In this one-off feature, Nottingham noiseniks Cantaloupe give us an insight into the behind the scenes machinations of what it takes to write, play and perform live electronica in this intriguing and rare glimpse into the intimate workings of one of our favourite new bands...

"These videos were filmed in Travelling Man, a comic shop in Manchester, in November last year. Our good friend Ben Pitman, who organizes incredible gigs under the moniker Bad Uncle, put the show together, whilst anarchic store manager Haroon Mushtaq oversaw the whole event with good grace and an industrial quantity of low-grade booze. We had the pleasure of playing alongside one of the UK's finest pop bands, Cowtown, and the whole thing was recorded, filmed and edited by Evan Wilson and Nick Steedman of Super Smash Records."

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Dave: The genesis of this song came from Aaron listening closely to production on Welcome To The Pleasuredome and emailing Simmo and I the insistent bass throb and a beat. That fed a longstanding desire of ours to create a straight-up dance track that gave you that pure rush of energy, like Joey Beltram's Energy Rush.

This was one of the few songs that we worked on in a rehearsal room, working out how to intertwine the synth and guitar parts and tweaking Simmo's structure for maximum effect. I really enjoyed making the guitar sound like another synth on the majority of this track, but then playing it as choppily as possible. The crescendo melody at the end is total 16-bit end of level boss meets Harold Faltermeyer.

Simmo: This is probably the only song we've ever written that came out more or less exactly as I imagined it. Usually the start point and end point are miles apart, but here we pretty much knew exactly what to do from the moment Aaron sent over the drumbeat and bassline. For me, it's very much a tribute to the Hi-NRG stuff coming out of the gay scene in New York and San Francisco in the early 80s. We were aiming for that preposterously punishing euphoria.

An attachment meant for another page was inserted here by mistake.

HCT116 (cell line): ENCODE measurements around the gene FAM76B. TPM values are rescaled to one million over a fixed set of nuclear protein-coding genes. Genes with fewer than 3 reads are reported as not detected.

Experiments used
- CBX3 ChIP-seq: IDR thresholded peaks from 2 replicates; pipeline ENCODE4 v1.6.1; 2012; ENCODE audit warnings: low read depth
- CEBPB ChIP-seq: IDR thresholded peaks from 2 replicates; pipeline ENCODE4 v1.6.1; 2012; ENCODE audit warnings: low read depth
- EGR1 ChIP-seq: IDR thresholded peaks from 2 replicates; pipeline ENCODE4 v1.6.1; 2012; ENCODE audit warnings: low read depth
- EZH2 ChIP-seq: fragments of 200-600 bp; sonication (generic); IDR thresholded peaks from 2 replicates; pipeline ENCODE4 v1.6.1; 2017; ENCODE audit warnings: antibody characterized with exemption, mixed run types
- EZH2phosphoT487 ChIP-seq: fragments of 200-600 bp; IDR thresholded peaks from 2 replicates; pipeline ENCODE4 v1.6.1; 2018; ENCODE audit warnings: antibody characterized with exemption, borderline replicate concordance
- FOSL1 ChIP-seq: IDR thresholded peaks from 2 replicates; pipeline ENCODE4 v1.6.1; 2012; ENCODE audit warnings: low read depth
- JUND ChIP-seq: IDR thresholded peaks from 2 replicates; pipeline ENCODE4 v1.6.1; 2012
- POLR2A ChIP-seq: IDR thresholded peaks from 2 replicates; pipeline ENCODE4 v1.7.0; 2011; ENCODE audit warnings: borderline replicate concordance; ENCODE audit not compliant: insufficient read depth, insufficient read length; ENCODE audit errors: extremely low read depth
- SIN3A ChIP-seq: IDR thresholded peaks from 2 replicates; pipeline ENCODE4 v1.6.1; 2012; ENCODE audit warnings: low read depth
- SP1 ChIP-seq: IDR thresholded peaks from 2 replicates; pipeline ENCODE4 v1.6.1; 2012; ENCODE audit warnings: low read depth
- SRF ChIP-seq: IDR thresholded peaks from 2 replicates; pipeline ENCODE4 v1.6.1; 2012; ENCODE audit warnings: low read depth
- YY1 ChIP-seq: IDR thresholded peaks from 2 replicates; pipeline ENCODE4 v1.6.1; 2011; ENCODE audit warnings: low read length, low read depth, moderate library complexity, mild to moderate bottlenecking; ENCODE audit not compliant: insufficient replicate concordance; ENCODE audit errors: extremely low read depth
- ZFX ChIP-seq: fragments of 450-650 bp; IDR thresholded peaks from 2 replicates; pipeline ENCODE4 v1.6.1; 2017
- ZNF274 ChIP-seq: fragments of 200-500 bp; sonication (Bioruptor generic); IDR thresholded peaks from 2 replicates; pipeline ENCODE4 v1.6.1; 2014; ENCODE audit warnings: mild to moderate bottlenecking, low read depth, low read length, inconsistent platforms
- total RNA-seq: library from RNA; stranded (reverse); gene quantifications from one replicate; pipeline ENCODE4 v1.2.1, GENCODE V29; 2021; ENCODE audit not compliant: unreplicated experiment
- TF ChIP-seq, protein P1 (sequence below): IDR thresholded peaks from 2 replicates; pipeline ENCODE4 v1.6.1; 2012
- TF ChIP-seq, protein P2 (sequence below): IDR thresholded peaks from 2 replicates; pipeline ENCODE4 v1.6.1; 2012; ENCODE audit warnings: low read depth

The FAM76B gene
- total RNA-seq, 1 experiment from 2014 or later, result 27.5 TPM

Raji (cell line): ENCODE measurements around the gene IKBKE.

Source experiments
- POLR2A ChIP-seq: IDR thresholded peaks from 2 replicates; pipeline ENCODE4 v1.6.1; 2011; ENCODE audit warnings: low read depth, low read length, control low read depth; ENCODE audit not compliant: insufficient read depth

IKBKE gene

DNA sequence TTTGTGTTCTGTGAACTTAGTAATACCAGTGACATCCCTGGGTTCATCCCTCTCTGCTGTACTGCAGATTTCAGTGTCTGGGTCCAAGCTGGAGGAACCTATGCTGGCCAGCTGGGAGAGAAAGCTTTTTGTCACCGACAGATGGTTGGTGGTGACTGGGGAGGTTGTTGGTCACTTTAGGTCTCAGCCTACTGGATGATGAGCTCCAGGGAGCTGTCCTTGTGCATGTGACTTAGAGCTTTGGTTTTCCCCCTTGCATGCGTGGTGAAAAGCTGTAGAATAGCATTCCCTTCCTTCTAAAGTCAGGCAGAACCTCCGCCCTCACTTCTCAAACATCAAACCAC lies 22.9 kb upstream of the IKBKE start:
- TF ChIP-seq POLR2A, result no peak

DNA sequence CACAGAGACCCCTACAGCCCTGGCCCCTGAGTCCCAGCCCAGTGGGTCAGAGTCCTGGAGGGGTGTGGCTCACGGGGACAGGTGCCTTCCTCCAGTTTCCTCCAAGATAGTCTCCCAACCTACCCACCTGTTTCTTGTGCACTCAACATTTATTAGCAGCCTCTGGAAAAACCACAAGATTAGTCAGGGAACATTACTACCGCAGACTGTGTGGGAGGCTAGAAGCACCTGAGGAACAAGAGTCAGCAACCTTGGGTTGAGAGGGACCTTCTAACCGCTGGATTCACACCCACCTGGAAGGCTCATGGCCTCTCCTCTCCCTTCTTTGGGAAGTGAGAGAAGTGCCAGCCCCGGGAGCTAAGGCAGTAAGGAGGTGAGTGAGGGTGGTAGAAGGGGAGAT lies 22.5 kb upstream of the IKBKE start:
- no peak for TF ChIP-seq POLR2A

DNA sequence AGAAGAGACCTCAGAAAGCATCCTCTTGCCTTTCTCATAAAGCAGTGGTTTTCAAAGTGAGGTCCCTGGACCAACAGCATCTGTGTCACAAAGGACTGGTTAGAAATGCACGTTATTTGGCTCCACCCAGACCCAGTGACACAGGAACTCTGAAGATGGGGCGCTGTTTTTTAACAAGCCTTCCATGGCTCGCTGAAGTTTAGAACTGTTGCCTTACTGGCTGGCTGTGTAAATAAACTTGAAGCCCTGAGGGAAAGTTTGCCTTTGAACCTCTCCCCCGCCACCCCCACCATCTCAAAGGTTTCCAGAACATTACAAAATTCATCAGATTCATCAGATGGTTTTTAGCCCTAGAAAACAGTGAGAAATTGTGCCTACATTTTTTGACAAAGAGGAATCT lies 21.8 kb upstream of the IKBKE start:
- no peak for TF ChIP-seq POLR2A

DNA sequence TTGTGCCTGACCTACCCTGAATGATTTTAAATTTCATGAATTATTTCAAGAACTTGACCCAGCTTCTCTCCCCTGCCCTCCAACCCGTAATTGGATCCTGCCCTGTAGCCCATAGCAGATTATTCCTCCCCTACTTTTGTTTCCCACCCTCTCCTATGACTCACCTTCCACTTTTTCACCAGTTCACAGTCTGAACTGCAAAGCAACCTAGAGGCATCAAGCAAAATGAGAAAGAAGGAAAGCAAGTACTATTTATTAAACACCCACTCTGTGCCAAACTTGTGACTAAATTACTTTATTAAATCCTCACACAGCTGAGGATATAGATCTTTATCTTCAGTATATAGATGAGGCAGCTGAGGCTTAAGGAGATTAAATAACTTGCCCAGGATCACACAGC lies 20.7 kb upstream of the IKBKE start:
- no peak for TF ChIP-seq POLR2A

Holy Cow

Dave: Holy Cow was born out of a twist on the classic Purdie Shuffle; Simmo originally came up with a very different-sounding demo with 3 separate but linked sections. The version that ended up on the LP is drastically different, inspired by the static groove of Bowery Electric but trying to make a swing of it.

Simmo: Usually it takes me a long time to turn initial ideas in to a full demo of a song, but this only took one night to come together. The whole song is based on two different interpretations of the drum beat: one emphasizing the swing, the other playing it straight. Even though it sounds nothing like it, I had Shellac's "Didn't We Deserve A Look At You The Way You Really Are" in mind when writing it, which employs similar tricks.

Dave: The track continued mutating after we finished the album sessions; this version (only the second time we ever played it live) is slightly rearranged and we've kept on developing and changing it as we've spent time how to play as a quartet.


Dave: The guitar on this track is inspired by four separate players, all of whom I greatly admire. Firstly, Mick Turner (Dirty Three/Tren Brothers) and Dylan Carlson (Earth) - both of whom have incredible command of space but incredibly different approaches. Then the tremelo abuse of Kevin Shields (MBV) and Stef Ketteringham (Shield Your Eyes) - seeing Stef play live for the first time a couple of years ago was jaw-dropping. He approaches the guitar in a completely different way to pretty much anyone else I've ever seen.

Simmo: I really wanted the bassline to sound totally rave on this song. Probably shouldn't have gone for something in 6/8 then....

Wet Dog

Dave: This is an old track, taken from the Splish 12" that came out on Hello Thor a couple of years ago. We often enjoy digging this out one out live - piling on the layers of bass distortion through the second half of the song is always a pleasure.

Simmo: I think this is our proggiest track. I dislike most prog, but that said I occasionally stumble across bits and bobs that are absolutely amazing. After coming up with the initial ridiculous melody, I wanted to do something that embraced prog's pomposity but did so with humour. After all the tricky silliness, the song deliberately resolves with the dumbest riff we could come up with.